2016

6 January 2016: A realistic—not pessimistic—view of 2016

There was a sardonic political cartoon recently in which the battered 2015 old man, wrapped in bandages and leaning on a crutch, greeted the new babe of 2016 and said, “if you think it was rough for me, yours will be worse.”

My life philosophy is to focus on the positive and fight through even in the worst of times, but in this case, optimism seems unwarranted. Call it my inner pessimism, or my refusal to live in a fantasy world viewed through rose-colored glasses.

The fear and hate mongers have finally convinced me that they are not interested in finding common ground or compromise. For the fifty-something time, congressional Republican leaders will open the circus called Congress by putting on a fecal show to repeal the Affordable Care Act. It’s likely they’ll get it to Obama’s desk where he will promptly veto it. They then will vote to override it, which will fail. At that point, they’ll stand before the fire-breathing pitch-forkers to herald their achievements, which will be none except for fueling more anger.

In February, expect the same with the same results. Another version of insanity, which used to be defined as keep repeating an act and anticipating a different result. This though is about repeating an act over and over despite knowing the outcome.

Three-ring circus: Republican presidential candidates, congressional and state leaders, and rightwing media.

P.T. Barnum famously observed, “There’s one born every minute.” He understated the numbers. Between the terrorists abroad and those at home, there’s no respite.

I equate calls for “religious liberty” with those for states’ rights during the Civil Rights Movement. Both with ulterior motives. The states’ rights movement wanted, in George Wallace’s infamous proclamation, “Segregation now and segregation forever.”

The religious liberty zealots want to deny those who don’t fit their religious constructs their constitutional and human rights. Republican legislators will pass laws restricting women’s right to control their bodies. They’ll also pass laws that restrict the ability of same-sex couples to marry. In those states, it will be legal to discriminate. Those will be done in Jesus’s name. In Iran, it’s done in Allah’s. Same stuff, different locales.

In the forefront of that crowd is Supreme Court Justice Antonin Scalia, for whom it would be more fitting if he donned a cleric’s robe rather than the court’s since he pontificates rather than adjudicates from the bench.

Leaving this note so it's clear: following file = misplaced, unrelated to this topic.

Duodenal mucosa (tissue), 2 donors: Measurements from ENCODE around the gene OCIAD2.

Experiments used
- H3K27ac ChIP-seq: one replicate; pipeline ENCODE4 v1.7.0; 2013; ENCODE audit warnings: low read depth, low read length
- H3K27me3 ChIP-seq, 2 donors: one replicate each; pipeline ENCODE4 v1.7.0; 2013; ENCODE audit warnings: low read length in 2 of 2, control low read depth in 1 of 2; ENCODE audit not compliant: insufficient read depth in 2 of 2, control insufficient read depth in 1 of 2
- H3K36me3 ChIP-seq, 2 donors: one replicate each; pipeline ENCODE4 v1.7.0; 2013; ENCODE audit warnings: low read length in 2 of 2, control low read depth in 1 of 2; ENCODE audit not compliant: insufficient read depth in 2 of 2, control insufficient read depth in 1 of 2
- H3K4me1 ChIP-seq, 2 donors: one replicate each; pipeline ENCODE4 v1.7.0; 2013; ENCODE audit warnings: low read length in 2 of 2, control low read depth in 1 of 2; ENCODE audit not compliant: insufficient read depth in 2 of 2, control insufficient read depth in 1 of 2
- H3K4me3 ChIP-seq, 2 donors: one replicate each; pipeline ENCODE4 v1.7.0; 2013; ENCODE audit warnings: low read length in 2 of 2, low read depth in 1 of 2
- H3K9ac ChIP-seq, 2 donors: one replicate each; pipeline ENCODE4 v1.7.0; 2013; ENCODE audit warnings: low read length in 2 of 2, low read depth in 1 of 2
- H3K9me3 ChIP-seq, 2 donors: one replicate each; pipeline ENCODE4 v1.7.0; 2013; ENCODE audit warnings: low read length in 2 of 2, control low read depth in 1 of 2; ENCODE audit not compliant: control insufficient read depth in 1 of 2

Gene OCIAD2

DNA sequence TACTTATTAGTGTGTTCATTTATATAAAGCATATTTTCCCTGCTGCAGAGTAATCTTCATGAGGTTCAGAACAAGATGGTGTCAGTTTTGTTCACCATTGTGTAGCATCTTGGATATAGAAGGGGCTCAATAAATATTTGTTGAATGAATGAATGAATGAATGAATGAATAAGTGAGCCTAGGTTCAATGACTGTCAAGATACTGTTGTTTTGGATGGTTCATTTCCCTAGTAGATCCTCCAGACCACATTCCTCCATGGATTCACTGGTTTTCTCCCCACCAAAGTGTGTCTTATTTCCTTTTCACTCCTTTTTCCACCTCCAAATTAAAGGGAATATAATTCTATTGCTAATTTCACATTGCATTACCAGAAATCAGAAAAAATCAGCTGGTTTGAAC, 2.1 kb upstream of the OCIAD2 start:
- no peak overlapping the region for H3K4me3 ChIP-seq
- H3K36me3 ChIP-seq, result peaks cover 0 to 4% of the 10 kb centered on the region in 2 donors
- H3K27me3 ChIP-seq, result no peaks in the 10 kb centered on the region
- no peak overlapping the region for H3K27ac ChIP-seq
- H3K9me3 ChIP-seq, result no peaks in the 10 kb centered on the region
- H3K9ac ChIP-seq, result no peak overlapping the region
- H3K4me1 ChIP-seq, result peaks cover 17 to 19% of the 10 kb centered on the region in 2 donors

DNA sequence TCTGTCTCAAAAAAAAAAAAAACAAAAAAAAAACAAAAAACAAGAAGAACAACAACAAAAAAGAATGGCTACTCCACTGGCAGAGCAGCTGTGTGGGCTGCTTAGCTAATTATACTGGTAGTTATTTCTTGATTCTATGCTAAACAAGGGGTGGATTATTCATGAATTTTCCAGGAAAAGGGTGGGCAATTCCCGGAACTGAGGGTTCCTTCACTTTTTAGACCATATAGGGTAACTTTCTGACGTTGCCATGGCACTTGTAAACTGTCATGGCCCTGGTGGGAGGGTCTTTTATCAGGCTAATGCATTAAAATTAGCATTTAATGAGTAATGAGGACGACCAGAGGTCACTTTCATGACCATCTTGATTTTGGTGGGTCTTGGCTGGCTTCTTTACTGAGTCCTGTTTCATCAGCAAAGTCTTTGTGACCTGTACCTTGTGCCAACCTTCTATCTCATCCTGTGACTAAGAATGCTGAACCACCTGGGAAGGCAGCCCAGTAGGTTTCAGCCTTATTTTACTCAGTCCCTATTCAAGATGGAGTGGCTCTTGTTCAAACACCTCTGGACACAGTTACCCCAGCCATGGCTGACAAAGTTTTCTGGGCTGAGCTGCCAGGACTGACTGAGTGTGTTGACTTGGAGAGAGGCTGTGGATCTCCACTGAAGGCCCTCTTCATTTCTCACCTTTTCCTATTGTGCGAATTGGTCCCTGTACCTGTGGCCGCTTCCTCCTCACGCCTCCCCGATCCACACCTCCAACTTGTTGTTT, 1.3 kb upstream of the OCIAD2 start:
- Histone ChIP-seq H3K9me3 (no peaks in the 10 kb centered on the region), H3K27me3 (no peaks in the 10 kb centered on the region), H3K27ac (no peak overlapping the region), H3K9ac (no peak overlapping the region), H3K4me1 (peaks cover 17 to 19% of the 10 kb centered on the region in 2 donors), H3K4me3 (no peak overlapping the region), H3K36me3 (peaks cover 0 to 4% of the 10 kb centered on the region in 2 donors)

President John Adams, the first true conservative president, stated unequivocally that “the United States is not a Christian nation” to assure the Moslems of his time. Scalia disagrees. To him, America is a theocracy.

One can be a democrat or a theocrat, but one cannot be both. Nowhere in the Constitution does it provide for religious control. Quite to the contrary, the Constitution limits the power of religion in the public square both by omission and commission. Nowhere in the Constitution are the words God, Jesus, or Christian. Given the founders and writers of the Constitution were pretty bright men, one could safely conclude that if they intended for God, Jesus, or Christian to be in the document, they would have included them.

Article VI expressly forbids religious tests for public office. Soft-spoken but fire-breathing Republican presidential candidate Ben Carson apparently either can’t read or prefers ignoring the literal wording. One supposes Scalia agrees.

One of the beauties of our constitutional system in comparison to Iran’s is that ours presupposes a Moslem or an atheist could be America’s commander-in-chief. In Iran, it would be impossible for a Christian to be president. But Scalia, Carson, Donald Trump and their fellow-traveling theocrats want parity with Iran.

It can be frustrating if not depressing, but then I believe in the wisdom of the American people to realize the greatest dangers America faces are not from outside but insidiously lurk within.

I have to believe; otherwise, why write this column, eh?

The dark forces might seemingly be winning the battle for America’s soul, but they won’t win the war as long as we refuse to give in to fear and anger.

So perhaps I am not a pessimist after all. Just a pragmatic realist who realizes the situation at hand and the task and challenge before us.

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